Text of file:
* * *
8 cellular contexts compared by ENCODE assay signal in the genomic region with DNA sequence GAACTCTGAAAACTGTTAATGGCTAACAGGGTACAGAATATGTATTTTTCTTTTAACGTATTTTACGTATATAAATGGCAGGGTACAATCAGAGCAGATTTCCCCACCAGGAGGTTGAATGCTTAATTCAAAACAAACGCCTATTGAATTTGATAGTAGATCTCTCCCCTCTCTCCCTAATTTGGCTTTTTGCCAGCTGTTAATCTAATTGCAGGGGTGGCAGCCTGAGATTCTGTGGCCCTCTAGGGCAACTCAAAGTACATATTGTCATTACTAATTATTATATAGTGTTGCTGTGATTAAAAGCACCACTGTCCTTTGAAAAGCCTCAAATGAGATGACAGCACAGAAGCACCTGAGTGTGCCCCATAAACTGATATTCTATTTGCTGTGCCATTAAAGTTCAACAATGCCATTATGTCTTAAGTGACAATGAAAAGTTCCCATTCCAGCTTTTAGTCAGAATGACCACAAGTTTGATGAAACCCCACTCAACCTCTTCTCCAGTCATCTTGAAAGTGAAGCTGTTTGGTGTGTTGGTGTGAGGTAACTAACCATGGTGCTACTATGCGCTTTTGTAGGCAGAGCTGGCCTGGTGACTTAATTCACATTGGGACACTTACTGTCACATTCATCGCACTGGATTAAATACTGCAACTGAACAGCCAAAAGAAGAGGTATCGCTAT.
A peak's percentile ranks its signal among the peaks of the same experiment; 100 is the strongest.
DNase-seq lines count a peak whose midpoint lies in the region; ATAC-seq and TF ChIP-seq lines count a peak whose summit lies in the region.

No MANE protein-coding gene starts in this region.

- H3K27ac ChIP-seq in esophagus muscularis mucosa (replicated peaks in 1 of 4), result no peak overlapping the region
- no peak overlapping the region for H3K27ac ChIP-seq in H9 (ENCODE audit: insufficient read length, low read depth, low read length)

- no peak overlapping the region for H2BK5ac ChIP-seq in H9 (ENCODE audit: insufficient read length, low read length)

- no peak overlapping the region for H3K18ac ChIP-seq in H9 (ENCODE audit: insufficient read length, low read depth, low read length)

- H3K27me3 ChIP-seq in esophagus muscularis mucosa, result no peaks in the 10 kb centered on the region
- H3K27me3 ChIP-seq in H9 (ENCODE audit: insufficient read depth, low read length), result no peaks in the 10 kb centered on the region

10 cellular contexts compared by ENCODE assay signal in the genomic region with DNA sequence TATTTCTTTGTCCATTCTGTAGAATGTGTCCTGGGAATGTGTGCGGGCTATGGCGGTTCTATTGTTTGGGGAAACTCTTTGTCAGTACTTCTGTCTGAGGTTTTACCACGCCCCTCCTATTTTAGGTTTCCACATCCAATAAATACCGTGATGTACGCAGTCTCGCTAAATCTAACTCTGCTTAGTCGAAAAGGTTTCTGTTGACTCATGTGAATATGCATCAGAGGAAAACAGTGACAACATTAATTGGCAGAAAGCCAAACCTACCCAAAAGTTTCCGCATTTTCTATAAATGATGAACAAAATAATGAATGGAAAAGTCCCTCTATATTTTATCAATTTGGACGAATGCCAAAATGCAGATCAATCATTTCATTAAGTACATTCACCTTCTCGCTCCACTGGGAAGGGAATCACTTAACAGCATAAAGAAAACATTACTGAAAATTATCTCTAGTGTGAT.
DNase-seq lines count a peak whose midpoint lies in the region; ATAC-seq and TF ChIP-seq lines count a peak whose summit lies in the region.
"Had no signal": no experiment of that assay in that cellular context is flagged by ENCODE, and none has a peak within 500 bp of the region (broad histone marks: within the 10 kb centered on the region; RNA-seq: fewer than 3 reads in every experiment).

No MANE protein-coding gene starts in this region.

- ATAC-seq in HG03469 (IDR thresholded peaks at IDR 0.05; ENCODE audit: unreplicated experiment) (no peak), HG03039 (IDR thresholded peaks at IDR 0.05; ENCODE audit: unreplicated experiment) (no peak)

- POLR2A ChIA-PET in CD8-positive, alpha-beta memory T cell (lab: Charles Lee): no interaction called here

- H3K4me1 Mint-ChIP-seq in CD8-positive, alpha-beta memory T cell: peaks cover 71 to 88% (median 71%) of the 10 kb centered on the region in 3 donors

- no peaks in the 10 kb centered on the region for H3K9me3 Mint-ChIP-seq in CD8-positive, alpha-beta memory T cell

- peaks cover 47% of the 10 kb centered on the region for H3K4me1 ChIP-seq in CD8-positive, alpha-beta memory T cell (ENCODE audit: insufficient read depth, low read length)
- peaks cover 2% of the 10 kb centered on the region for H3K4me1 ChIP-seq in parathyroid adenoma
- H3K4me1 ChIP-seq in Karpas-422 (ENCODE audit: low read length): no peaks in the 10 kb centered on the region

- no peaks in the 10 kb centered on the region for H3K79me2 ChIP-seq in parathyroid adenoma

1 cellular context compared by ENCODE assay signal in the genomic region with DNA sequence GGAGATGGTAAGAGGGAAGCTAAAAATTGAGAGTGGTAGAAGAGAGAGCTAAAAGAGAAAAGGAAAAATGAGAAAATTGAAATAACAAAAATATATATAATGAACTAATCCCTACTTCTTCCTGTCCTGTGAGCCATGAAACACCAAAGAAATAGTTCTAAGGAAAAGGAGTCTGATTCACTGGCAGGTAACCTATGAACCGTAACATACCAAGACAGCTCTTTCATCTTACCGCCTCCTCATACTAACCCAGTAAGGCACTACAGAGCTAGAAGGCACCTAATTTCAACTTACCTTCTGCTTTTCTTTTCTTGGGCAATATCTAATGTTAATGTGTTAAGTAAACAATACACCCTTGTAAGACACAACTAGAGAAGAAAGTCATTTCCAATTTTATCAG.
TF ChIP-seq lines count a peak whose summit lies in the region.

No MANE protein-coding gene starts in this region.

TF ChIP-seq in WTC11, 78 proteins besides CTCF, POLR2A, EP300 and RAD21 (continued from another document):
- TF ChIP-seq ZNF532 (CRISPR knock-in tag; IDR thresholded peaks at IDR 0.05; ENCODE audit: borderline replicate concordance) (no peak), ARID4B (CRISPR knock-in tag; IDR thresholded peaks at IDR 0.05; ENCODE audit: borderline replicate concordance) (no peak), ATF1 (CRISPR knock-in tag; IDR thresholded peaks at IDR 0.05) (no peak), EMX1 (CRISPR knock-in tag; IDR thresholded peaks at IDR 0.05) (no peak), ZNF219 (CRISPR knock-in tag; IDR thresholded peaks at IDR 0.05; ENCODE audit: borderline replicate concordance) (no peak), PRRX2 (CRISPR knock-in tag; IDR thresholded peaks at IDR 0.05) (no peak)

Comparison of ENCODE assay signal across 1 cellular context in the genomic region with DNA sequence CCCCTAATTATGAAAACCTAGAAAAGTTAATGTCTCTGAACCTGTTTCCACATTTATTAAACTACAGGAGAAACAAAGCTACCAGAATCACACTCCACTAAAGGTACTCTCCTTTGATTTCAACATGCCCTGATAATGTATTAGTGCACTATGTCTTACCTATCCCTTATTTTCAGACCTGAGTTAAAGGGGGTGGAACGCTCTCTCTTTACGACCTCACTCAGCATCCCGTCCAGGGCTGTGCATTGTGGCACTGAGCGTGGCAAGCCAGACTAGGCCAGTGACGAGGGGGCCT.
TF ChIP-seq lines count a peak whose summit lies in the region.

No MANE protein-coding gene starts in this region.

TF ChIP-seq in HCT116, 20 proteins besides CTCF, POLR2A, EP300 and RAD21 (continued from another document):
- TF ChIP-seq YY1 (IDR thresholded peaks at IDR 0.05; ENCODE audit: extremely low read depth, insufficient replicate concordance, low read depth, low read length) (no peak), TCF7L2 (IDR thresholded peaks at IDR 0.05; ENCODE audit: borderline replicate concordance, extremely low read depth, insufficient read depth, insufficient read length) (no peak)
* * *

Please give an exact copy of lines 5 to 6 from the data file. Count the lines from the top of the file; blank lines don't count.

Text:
- H3K27ac ChIP-seq in esophagus muscularis mucosa (replicated peaks in 1 of 4), result no peak overlapping the region
- no peak overlapping the region for H3K27ac ChIP-seq in H9 (ENCODE audit: insufficient read length, low read depth, low read length)